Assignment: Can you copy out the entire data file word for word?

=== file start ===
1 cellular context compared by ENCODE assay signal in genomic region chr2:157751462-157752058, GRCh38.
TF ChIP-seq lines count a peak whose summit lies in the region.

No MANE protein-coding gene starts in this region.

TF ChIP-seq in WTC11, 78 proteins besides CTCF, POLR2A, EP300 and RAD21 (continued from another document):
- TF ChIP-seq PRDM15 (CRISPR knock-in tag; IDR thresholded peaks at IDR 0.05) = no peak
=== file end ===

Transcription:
1 cellular context compared by ENCODE assay signal in genomic region chr2:157751462-157752058, GRCh38.
TF ChIP-seq lines count a peak whose summit lies in the region.

No MANE protein-coding gene starts in this region.

TF ChIP-seq in WTC11, 78 proteins besides CTCF, POLR2A, EP300 and RAD21 (continued from another document):
- TF ChIP-seq PRDM15 (CRISPR knock-in tag; IDR thresholded peaks at IDR 0.05) = no peak